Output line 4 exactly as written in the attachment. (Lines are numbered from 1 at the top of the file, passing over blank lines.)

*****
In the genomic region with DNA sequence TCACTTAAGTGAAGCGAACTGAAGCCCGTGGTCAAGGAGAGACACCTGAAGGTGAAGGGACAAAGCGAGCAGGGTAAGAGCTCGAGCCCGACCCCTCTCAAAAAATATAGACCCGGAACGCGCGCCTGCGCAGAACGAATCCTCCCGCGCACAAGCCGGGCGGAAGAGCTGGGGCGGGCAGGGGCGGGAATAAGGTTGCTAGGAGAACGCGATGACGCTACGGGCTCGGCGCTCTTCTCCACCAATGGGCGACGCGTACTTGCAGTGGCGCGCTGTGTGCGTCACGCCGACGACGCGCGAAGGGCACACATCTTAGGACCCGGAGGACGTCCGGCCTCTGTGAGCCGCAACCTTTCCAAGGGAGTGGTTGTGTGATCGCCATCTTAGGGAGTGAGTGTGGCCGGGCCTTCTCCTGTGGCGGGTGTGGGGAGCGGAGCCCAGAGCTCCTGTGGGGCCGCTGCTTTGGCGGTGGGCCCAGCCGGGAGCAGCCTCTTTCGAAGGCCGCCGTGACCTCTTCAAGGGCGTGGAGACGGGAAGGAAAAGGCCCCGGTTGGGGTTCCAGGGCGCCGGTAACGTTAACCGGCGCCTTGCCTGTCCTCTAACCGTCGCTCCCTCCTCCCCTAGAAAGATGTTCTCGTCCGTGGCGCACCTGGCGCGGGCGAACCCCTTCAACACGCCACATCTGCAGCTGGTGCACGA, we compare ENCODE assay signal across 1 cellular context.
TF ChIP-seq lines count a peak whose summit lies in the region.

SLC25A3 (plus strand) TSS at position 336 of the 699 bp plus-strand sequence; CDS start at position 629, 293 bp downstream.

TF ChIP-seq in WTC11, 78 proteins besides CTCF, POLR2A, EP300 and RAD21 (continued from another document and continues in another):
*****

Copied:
TF ChIP-seq in WTC11, 78 proteins besides CTCF, POLR2A, EP300 and RAD21 (continued from another document and continues in another):